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A Communication Service for Physicians from CHOC and CHOC at Mission. Please Note: Physician Connection is no longer being printed and is now available electronically. Please visit our blog at http://docs.chocchildrens.org for the latest articles for our physician community. You can also receive our electronic Physician Connection newsletter in your inbox by subscribing to our mailing list: http://www.choc.org/subscribe

CHOC Researcher Awarded $3 Million To Find Autism's "Fingerprint"

"Dr. Schwartz's research will provide autism researchers from around the world with much-needed access to tissue from autism patients by using a technology that is benign to the patient, but potentially extremely valuable to researchers in the field.”  - Brent Dethlefs, Director, CHOC Children’s Research Institute

In 2006, excitement rippled throughout the scientific community when a Japanese researcher reprogrammed rodent skin cells into induced pluripotent stem (iPSCs) cells that could mature into any cell type of the body including brain cells. At CHOC Children’s Research Institute, stem-cell researcher Philip Schwartz, Ph.D., patiently waited for two things: one, for the study to be successfully repeated; and secondly, for the technique to be replicated in humans.

He didn’t have to wait long. In 2008, three research teams independently presented the results of successful human studies. Dr. Schwartz immediately applied for a National Institutes of Health (NIH) research grant to use the same technique to reprogram skin cells biopsied from autistic boys into iPSCs. His goal: to differentiate these cells into neural stem cells and then into neurons in order to identify possible biomarkers or genetic testing for autism and — ultimately — effective treatment.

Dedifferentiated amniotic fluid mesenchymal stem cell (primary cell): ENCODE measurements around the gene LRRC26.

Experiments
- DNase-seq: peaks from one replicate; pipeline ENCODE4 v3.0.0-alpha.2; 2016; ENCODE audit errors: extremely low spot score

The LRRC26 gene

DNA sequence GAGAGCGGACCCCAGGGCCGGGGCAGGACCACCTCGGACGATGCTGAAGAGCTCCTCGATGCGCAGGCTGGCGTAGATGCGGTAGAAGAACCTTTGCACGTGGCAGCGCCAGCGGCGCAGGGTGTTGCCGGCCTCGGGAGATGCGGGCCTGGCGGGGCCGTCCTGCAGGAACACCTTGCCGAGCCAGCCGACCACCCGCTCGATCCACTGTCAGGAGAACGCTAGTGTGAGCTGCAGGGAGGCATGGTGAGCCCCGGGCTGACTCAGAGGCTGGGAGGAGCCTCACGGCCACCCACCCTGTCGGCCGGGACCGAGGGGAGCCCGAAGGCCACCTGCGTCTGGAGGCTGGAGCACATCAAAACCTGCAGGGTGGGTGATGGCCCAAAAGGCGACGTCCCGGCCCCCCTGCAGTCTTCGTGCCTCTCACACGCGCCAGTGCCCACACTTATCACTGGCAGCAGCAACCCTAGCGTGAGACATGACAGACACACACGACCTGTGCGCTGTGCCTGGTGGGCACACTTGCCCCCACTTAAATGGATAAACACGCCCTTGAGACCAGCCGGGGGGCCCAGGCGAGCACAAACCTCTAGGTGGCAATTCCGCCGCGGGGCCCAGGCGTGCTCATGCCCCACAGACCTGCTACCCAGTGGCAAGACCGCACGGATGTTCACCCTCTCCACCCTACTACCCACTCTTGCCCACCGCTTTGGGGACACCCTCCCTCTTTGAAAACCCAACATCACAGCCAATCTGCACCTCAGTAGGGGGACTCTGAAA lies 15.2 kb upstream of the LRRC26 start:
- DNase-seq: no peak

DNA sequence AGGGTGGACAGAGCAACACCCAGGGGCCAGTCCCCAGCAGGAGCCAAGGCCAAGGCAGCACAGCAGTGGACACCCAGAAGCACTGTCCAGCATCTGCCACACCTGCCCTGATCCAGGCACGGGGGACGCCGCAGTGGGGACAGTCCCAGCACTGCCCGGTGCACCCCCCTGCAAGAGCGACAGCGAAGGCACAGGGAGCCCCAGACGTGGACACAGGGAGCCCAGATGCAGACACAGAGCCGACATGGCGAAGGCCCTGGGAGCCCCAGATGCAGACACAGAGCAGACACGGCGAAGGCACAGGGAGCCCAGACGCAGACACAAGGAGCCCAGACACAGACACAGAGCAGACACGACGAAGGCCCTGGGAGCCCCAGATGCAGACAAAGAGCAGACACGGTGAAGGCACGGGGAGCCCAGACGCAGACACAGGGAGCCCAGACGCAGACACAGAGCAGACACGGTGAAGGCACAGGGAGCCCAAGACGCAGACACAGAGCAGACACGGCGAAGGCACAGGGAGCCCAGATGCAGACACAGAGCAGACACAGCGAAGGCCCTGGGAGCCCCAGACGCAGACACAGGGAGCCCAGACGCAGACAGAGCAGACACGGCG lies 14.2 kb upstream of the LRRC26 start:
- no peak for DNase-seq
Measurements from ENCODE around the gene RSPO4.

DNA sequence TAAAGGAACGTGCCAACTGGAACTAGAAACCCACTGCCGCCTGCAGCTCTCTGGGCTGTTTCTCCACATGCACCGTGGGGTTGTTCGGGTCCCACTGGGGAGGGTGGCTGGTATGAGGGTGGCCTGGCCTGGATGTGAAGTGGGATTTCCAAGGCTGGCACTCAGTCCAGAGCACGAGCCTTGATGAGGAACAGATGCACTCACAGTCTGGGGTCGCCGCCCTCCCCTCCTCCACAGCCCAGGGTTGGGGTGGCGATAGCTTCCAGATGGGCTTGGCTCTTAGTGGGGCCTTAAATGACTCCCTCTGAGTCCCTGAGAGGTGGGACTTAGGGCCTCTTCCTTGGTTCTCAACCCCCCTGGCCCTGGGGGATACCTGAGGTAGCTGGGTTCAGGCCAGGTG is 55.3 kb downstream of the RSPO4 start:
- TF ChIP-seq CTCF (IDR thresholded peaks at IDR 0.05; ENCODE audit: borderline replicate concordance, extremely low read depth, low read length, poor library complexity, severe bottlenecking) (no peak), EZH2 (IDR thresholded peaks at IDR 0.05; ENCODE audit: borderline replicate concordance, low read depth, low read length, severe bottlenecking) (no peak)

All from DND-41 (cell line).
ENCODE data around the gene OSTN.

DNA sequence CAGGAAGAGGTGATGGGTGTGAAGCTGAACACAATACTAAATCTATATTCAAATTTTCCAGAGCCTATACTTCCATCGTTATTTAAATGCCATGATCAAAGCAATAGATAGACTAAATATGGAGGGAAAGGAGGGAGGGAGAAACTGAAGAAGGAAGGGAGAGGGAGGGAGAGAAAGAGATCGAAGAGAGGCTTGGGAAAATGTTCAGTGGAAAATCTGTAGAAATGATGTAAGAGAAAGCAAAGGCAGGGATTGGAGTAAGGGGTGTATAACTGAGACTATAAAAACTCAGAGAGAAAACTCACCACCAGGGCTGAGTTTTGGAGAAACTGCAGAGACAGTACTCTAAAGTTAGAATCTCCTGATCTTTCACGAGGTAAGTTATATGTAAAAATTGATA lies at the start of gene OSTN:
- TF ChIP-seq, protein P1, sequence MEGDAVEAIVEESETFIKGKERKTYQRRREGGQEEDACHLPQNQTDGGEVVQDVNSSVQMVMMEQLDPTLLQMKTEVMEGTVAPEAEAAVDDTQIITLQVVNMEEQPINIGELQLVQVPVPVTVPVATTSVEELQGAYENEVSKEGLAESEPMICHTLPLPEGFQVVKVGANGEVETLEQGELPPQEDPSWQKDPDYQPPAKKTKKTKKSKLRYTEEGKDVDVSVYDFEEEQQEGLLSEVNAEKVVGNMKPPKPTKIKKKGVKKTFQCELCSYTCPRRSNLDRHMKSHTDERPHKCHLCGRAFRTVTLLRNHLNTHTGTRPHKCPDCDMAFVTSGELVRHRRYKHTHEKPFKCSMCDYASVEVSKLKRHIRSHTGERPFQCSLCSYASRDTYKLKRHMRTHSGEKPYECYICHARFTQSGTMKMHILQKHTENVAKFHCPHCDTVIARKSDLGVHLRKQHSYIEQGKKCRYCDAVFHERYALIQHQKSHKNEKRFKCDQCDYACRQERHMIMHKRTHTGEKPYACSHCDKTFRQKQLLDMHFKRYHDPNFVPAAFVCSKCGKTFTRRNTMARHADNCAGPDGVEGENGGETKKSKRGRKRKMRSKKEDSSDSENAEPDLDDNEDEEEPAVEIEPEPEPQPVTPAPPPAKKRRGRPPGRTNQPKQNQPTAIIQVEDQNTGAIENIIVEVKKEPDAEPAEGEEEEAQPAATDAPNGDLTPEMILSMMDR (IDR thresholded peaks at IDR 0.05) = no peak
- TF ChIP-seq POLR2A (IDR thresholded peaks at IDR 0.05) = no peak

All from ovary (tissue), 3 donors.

In August 2009, the NIH awarded Dr. Schwartz a $3 million grant to hunt for autism’s genetic fingerprint. His long-time collaborators at the UC Davis M.I.N.D. Institute are providing skin biopsies from 100 carefully screened autistic boys in order to establish a cell bank at CHOC. Dr. Schwartz and his team will be growing and banking skin cells and iPSCs, and the resulting cell lines will be available to other researchers. 

 “By comparing and contrasting autistic brain cells with normal brain cells, we hope to identify either targets for therapy or targets for diagnosis,” Dr. Schwartz said. “If we could come up with a biochemical or genetic test, it would shorten the time for diagnosis and make the diagnostic process available to everyone. If we could come up with a therapy as well, then we really will have done something very important.”

For more information, contact Dr. Schwartz at 714-516-4341.


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chocChildren's Hospital of Orange County | UCI University of California, Irvine

Children's Hospital of Orange County is affiliated with UC Irvine Healthcare and UC Irvine School of Medicine

CHOC Children's - 1201 W La Veta Ave, Orange, CA. Phone: 714-997-3000. .